By looking at the design of digital musical instruments through the discipline of string puppetry, the Electroacoustic Marionette is meant to uncover new approaches to sound synthesis and gestural mapping. In this report I will describe the approach taken in developing an early prototype of this instrument, including the early hardware prototype, sound synthesis algorithm, and mapping between the two.
Unlike acoustic musical instruments, whose design and functionality are constrained by the physical nature of sound and the instruments’ construction, digital musical instruments (DMIs) can take any form and produce any sound (Magnusson 2010). For a designer and maker of DMIs, this poses the problem of deciding what form new instruments should take (the construction of an interface), what sounds they should produce (the choice or design of sound and/or music synthesis algorithms), and how the interface relates to the sounds (the mapping) (Nort et al. 2014).
The Electroacoustic Marionette is a proposed digital musical instrument inspired by Michel Waisvisz’s remark (in Battier et al. 2014) that he learned a great deal about playing his DMI, the Hands, from puppeteers: “Puppeteers deal with gesture as a life-giving force all the time. Modern puppeteers are able to give life to the simplest objects by finding ways to let the objects work themselves and just interfering with gesture where it is needed.” The Electroacoustic Marionette seeks to address the issues of DMI design by considering them through the discipline of string puppetry. The hardware interface of the instrument is inspired by and analogous to the wooden marionette controllers. It is made with a variety of sensors to capture the gestures of the player, who takes on a double role as musician-puppeteer. Sound and music synthesis algorithms were considered as sonic puppets, designed to have a life of their own which the player activates through gesture. Mapping was considered as a way of stringing the sonic puppet thereby connecting the interface and sound synthesis algorithm.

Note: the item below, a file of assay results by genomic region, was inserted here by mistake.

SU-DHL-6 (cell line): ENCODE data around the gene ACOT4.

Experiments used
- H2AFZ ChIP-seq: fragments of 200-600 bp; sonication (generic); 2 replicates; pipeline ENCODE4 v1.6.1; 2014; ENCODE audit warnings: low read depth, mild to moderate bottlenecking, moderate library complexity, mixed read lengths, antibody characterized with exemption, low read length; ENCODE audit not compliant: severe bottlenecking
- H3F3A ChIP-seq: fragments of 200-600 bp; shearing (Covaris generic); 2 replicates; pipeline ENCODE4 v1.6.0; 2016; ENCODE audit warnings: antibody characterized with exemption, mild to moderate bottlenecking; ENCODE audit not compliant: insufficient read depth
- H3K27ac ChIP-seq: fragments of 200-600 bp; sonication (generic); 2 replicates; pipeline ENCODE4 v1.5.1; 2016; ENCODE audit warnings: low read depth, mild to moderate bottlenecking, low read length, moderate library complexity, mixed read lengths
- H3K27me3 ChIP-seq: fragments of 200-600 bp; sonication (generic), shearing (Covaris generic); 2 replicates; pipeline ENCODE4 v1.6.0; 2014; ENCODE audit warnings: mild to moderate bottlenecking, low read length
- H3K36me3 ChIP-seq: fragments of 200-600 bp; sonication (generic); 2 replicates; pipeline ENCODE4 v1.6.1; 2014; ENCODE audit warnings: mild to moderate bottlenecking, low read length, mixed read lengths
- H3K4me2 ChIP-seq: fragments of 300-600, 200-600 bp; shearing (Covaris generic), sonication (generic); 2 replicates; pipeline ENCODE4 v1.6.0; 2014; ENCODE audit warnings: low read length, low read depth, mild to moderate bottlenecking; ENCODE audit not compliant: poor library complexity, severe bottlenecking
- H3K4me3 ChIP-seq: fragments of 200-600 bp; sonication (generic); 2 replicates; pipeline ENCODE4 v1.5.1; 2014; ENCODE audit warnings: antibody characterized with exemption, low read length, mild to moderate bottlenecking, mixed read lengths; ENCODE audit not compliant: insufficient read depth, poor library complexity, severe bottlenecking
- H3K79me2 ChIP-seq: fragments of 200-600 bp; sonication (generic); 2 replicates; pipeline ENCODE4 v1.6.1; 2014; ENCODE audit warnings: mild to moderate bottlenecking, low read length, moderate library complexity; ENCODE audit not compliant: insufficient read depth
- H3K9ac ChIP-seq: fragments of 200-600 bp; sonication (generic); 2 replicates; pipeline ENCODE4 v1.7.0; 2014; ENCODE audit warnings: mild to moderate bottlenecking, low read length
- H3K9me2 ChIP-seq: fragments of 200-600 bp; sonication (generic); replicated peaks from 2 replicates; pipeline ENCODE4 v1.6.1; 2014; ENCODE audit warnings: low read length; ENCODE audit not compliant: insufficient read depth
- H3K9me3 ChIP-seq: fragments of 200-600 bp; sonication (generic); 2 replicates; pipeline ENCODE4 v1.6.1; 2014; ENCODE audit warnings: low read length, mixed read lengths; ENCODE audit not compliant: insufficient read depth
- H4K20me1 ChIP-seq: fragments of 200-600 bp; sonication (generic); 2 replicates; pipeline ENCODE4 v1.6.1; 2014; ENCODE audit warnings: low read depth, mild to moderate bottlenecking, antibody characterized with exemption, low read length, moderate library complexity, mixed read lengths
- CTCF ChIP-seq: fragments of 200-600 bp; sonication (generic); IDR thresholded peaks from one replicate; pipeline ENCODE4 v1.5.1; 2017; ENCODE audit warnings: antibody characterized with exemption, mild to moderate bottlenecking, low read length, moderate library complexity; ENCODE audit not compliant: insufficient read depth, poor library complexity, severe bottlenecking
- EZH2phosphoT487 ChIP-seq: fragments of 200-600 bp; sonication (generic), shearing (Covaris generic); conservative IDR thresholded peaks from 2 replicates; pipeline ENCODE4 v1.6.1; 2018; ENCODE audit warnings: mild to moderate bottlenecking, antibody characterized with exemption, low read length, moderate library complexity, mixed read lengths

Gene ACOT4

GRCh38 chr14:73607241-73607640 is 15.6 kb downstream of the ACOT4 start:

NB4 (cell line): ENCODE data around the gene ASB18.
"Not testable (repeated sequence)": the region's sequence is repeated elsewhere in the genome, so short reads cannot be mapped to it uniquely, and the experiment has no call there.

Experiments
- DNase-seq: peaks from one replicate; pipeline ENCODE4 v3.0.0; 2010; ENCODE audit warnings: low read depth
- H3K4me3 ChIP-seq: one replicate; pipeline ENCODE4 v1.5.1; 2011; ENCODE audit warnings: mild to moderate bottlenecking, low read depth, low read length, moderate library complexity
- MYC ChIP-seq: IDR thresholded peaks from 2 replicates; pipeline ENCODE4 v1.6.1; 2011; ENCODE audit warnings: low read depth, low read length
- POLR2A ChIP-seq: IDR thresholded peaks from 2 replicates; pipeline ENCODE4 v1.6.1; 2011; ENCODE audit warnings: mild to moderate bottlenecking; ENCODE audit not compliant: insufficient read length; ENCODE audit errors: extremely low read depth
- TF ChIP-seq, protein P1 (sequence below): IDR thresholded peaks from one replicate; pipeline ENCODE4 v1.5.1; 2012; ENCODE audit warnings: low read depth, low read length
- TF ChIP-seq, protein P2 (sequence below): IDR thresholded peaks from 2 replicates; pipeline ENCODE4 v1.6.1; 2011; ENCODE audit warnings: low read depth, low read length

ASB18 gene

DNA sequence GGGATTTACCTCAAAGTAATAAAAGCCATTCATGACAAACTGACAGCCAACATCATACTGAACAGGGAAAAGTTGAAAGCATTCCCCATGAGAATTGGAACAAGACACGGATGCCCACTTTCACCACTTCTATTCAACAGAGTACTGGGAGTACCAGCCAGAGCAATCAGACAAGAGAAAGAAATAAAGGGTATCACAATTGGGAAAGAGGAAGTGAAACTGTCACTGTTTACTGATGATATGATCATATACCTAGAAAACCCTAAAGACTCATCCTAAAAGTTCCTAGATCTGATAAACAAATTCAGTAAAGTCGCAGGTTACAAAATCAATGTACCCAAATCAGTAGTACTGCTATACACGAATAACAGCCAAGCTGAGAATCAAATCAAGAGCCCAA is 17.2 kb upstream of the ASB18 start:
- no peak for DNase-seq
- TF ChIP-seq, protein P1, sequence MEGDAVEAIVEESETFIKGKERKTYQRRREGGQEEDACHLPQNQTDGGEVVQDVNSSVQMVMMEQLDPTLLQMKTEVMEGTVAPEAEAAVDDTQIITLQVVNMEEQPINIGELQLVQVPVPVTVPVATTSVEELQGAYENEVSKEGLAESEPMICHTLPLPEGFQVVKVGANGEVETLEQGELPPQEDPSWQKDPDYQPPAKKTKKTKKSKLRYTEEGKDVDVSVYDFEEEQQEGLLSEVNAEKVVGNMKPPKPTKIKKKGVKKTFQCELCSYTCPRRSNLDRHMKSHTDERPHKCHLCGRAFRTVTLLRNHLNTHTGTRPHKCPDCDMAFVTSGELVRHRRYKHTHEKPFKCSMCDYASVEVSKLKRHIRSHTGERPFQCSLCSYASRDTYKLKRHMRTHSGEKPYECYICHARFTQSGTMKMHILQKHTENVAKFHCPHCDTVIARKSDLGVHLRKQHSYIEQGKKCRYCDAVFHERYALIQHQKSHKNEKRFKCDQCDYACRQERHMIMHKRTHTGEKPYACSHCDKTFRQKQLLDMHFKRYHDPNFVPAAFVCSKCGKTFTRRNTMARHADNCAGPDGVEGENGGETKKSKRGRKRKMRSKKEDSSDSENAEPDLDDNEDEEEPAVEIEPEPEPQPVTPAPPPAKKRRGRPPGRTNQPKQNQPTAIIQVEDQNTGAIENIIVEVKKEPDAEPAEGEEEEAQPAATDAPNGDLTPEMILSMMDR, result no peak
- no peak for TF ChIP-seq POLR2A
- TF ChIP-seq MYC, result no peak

Marionettes are controlled in two basic ways: by moving the controller from which the strings are suspended, and by moving the strings themselves (Currel 2004). In order to determine the orientation of the Electroacoustic Marionette controller, the device includes a magnetic, angular-rate, and gravity (or MARG) sensor. This is a combination of an electronic compass, gyrometer, and accelerometer, each with high resolution sensing along three axes, for a total of 9 degrees of freedom. These sensors can be used together to determine the absolute orientation of the Electroacoustic Marionette relative to the earths magnetic and gravitational fields using sensor fusion algorithms such as the complimentary filter. However, in the current prototype no sensor fusion was used, and instead the raw sensor values were interpreted by a neural network to eschew the need for sensor fusion.
The manipulation of the strings is more difficult to sense electronically, so for the current prototype this affordance was radically simplified. A single infrared proximity sensor on the left side of the controller represents a single string which the musician-puppeteer can operate with the hand. While this simplification represents a significant reduction of gestural affordances, it seems appropriate for this early prototype, since it is a common recommendation for beginner puppeteers (such as the author and sole player of the Electroacoustic Marionette) to focus at first on manipulating the orientation of the controller.